Looking to nature for smarter software systems

4 Jun 2009

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Software engineering is facing a crisis, says Prof Mike Hinchey, former director of the NASA Software Engineering Laboratory and co-director of the Irish Software Engineering Research Centre, Lero.

You say there is a crisis facing software engineering. What is this?

Essentially, were trying to do many more things with our software: we’re pushing our software to the edge, and we’re trying to do this without making fundamental changes to the way in which we do our software engineering.

There are these bigger systems that we’re trying to build that have far more advanced functionality than we’ve had in the past. We’re relying on systems to be self-managing, we’re relying on systems to be modified using our standard practices and, as a result, we’re in danger of hitting a situation where we will reach an impasse because software systems will not be able to keep up with our advancements.

Does this mean software systems must be advanced enough to update themselves?

Yes. Some of those new uses involve evolving the software itself. For example, we have situations where software has had to change and we don’t just want to shut them down to change them because it could be a critical system, but we want to be able to evolve them in a graceful way that’s not ridiculously expensive and yet will continue to have the increased functionality we want to have.

We want software that evolves by itself and makes some decisions by itself on how it has to change to handle new situations and new demands.

To what kind of software systems is this applicable?

An example application is a NASA concept mission: this is a mission that will run for multiple years out in the harsh environment of space and it’s in such a position that we’re not able to respond to situations ourselves.

By the time the system sends a message back saying that it has a problem, even if we could respond to it immediately it would be forty minutes later by the time we knew because of the distance involved, so the software has to know itself what to do.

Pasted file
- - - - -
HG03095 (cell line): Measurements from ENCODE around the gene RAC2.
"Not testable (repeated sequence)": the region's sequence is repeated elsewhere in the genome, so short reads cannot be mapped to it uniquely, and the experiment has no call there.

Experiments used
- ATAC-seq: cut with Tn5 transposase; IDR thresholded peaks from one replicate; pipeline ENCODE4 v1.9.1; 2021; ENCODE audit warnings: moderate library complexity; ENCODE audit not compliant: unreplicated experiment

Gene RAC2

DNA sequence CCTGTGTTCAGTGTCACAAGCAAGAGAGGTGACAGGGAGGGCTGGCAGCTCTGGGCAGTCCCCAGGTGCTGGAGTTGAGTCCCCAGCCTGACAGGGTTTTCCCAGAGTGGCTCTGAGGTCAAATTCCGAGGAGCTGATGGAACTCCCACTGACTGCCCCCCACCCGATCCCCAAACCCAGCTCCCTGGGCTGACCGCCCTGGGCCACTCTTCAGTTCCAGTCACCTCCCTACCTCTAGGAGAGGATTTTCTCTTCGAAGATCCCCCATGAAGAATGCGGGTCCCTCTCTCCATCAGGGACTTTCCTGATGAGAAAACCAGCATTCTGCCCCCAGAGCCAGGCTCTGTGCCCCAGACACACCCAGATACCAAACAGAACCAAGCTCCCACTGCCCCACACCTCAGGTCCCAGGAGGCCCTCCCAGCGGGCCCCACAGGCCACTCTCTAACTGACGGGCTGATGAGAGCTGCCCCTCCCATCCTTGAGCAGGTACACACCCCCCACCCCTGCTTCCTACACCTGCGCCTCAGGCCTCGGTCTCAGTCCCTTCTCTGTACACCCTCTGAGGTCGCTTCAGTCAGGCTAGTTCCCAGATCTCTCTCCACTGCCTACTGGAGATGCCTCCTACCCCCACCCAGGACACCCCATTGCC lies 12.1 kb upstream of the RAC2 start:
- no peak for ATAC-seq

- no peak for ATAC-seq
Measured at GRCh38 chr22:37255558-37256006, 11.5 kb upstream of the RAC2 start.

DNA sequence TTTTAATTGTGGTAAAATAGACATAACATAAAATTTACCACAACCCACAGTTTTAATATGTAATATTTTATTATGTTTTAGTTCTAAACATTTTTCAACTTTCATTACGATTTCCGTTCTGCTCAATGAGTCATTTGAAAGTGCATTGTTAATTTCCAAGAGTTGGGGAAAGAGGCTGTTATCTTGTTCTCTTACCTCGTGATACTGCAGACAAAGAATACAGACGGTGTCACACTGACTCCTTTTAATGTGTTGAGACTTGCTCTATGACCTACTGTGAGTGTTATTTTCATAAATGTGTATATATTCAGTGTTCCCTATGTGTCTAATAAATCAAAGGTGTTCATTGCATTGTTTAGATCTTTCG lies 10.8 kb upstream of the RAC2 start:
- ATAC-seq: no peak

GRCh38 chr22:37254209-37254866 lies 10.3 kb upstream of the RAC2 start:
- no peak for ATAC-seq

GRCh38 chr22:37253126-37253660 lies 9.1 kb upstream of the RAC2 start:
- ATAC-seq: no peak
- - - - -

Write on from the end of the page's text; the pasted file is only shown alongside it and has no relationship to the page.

Are you talking about software that is artificially intelligent?

Self-awareness doesn’t necessarily mean any form of artificial intelligence (AI). They are aware of the space they occupy, they’re aware of themselves and their own constraints and the constraints of the environment.

I’ve been working on exploration missions with what we call swarms of spacecraft. Instead of sending one large spacecraft, you send a number of smaller ones and it has the advantage of being resilient. If one is damaged, you don’t lose the entire mission.

However, they have to co-ordinate in different ways and know about what functionality they have. For example, one of the concepts we have is to send a thousand spacecraft. The problem with sending so many is they have to survive alone for five years, so you expect to lose between 60-70pc of them.

As they are lost, the survivors have to calculate what they can do as a group. If some of the data-collection devices have been lost, the others have to work out how they can get the job done without them and compensate from that.

Does this mean software systems of the future will copy nature’s design?

Well, this area is called autonomic computing and it is inspired by the human autonomic system – some people prefer to call it biologically inspired computing.

It has relationships to AI but I always tell people that it is inspired by and not copying nature. AI is trying to copy how the mind works. 

By Marie Boran